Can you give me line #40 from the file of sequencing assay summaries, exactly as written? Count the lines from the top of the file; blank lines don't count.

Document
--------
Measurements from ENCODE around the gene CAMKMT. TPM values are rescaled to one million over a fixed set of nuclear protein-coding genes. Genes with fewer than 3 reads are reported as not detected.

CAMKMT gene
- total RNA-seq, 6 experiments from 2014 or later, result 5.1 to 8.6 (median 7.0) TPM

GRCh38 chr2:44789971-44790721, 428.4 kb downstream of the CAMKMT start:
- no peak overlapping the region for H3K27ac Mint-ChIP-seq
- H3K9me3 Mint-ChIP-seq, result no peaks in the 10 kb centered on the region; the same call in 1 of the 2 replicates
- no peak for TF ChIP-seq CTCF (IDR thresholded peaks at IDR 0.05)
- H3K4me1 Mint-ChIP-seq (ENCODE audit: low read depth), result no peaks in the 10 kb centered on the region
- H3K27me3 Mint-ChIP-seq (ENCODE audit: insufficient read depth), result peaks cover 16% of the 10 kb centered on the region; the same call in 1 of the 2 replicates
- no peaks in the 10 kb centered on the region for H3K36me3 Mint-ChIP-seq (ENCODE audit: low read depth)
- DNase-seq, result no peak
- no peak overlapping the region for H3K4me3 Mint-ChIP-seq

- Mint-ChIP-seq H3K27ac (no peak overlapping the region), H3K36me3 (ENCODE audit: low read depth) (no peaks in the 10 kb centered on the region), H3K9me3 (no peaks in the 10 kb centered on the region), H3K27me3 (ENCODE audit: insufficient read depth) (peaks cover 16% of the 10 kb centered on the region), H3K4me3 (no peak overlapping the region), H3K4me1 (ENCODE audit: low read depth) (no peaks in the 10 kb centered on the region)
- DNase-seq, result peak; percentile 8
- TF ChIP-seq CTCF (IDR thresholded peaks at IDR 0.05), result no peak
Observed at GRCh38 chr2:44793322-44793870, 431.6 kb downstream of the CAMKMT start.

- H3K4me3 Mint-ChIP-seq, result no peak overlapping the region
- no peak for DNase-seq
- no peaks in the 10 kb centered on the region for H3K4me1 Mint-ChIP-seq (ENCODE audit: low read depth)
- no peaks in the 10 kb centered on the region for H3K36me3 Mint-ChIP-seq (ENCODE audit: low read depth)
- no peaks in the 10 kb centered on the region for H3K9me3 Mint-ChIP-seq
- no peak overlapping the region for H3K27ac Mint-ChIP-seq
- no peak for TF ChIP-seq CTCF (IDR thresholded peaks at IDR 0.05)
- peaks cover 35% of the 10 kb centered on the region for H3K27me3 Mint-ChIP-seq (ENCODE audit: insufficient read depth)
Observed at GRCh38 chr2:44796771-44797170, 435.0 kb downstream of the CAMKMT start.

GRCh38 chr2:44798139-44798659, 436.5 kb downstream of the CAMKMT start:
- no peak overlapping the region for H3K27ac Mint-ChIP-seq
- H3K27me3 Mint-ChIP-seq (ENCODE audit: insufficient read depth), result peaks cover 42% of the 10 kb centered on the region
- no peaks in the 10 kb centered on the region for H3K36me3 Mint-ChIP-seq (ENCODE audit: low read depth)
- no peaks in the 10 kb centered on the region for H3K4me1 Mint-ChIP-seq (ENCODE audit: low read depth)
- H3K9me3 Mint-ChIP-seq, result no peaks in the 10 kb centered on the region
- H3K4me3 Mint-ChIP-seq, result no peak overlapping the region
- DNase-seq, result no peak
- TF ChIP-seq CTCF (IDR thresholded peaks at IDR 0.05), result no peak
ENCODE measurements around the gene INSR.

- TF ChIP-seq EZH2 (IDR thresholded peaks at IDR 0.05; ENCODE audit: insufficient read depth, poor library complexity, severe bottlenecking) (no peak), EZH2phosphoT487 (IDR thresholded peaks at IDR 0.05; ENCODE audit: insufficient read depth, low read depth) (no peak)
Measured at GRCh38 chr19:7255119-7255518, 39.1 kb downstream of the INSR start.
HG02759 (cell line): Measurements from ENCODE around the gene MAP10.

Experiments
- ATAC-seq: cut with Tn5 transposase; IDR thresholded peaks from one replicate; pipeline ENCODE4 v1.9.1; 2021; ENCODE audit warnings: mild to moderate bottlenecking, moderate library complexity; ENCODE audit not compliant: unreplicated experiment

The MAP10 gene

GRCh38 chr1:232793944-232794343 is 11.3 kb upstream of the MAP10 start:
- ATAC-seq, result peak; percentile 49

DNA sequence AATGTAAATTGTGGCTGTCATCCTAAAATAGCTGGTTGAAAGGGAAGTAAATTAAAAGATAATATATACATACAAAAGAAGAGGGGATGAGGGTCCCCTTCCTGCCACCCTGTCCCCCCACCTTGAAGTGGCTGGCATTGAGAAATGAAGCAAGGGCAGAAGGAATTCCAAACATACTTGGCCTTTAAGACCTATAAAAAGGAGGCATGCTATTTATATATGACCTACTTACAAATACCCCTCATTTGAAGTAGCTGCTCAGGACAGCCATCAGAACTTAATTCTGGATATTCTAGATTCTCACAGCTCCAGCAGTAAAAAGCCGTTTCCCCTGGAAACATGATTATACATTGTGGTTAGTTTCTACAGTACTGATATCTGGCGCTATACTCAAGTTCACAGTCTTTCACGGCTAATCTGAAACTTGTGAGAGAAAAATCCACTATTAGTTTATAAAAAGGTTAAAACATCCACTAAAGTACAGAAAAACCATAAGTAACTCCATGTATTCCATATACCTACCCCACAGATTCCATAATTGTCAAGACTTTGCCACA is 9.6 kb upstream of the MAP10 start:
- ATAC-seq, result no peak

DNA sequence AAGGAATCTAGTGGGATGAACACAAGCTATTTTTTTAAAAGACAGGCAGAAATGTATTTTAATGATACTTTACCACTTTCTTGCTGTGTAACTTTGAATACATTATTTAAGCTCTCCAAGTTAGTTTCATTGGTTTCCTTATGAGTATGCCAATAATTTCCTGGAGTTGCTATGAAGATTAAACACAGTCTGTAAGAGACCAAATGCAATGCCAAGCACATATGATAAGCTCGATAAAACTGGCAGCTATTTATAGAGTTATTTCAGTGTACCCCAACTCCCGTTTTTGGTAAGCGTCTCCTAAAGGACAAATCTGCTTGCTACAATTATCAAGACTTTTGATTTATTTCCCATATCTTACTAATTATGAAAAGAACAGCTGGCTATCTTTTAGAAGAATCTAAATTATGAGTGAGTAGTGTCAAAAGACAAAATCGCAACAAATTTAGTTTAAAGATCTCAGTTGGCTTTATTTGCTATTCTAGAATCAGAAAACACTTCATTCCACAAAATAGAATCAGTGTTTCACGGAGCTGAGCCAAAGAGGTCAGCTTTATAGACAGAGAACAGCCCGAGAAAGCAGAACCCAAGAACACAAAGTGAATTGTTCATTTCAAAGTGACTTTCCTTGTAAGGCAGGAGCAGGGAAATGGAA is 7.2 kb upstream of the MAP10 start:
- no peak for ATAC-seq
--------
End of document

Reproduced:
- ATAC-seq: cut with Tn5 transposase; IDR thresholded peaks from one replicate; pipeline ENCODE4 v1.9.1; 2021; ENCODE audit warnings: mild to moderate bottlenecking, moderate library complexity; ENCODE audit not compliant: unreplicated experiment